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Trees, Shrubs and Roses
- If deciduous trees or shrubs are to be moved, this needs to be done in the next two weeks, or it must left until next winter. Bare-root planting of deciduous trees now is an increasing risk and will more than likely need a lot of watering in the early summer.
- However, evergreens, both broad-leaved and coniferous, can be planted as the sap rises over the next two or three weeks. Water well at planting and watch closely for watering, especially in dry weather.
- Bush roses and repeat-flowering climbers are in growth by now and should be pruned immediately, if not already done.
- Although growth has begun, rose bushes can still be planted, but only from pots.
- Apply a dressing of rose fertilizer to all bush and climbing roses. Manure and rich compost tend to make soft growth with an increase in blackspot disease.
- Summer bulbs such as begonias and dahlias can still be started in a greenhouse or indoors.
- Gladiolus corms can be planted directly outdoors where they are to flower from the middle of the month. So too can lilies, which can also be potted up for summer flowers.
- Sowing of bedding flower seeds should be completed before the end of the month to allow the plants time to make good size.
- Sow hardy annual flowers directly where they are to flower outdoors or in pots or cell trays to be grown on for later planting out.
- Lifting and dividing of herbaceous flowers can continue but should be completed soon because the advanced growth of many kinds.
- If the weather turns cold or wet, delay mowing until the weather improves to avoid damaging the lawn and then mow at the next opportunity.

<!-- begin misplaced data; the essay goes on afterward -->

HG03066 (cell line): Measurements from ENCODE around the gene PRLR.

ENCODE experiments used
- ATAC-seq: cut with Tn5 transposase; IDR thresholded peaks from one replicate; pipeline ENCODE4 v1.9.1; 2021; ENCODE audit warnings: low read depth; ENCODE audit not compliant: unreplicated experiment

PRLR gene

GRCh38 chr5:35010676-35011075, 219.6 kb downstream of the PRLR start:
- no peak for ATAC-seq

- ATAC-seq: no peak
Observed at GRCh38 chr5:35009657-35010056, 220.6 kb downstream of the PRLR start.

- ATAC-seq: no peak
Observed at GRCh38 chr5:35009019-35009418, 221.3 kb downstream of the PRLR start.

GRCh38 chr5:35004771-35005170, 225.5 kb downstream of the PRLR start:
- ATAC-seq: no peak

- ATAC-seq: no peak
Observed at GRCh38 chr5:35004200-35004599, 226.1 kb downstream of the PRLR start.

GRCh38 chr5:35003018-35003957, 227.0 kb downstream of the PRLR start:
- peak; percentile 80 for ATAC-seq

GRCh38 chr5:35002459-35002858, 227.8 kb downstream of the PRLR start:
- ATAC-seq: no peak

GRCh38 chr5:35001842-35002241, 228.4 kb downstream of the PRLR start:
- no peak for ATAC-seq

- Lawn fertilizer could be applied soon to boost a weak lawn, typically with slow growth and pale-coloured grass.
- Fertilizer is not used on wildflower lawn areas.
- There is still time to use lawn mosskiller if there is heavy moss growth on a lawn.
- If new areas are to be sown, the ground should be cultivated if possible. If there are weeds present, these could be sprayed with Roundup first.
- Sowing of new lawns, and tufing with lawn sods, can be carried out if the ground is in good condition and dry enough to be raked level.
Fruit, Vegetables and Herbs
- Early varieties of cabbage, cauliflower, carrots, lettuce, peas and onions can be started in a tunnel or glasshouse, it is wet outdoors.
- Outdoor sowings of many vegetables, especially of onions from seed, parsnips and sprouts, all of which like an early start, can be carried out from now on if the ground conditions are suitable.
- Plant garlic and shallot sets without delay. The garlic needs a touch of cold while it is in the ground.
- The rhubarb variety, ‘Timperley Early’ produces stalks of usable size as early as January.
- Asparagus crowns from shops should be planted as fresh as possible in well-drained soil in a sunny position.
- New fruit trees should be planted as soon as possible.
- Pruning of apple and pear trees and blackcurrant bushes should be completed right away.
- Old neglected apple trees can have any broken or diseased branches removed, or any branches that are growing back towards the centre of the tree.
Greenhouse and House Plants
- While it is a little too early to sow tomato seeds for outdoor growing, it is getting late for sowing tomato plants to grow in a greenhouse, also sweet peppers and chilli peppers.
- If tomato plants were raised earlier, they can be planted out in the greenhouse border now, even just 10cm tall.
- Cucumbers can be sown now, or earlier, or later, but mostly from now in greenhouses that have no artificial form of heat.
- Pot up begonia tubers and canna roots for summer display in the greenhouse or conservatory.
- Feed and water all greenhouse plants.
- Check for pests, especially greenflies and scale insects.
- Re-pot old house plants that have become tired and pot-bound.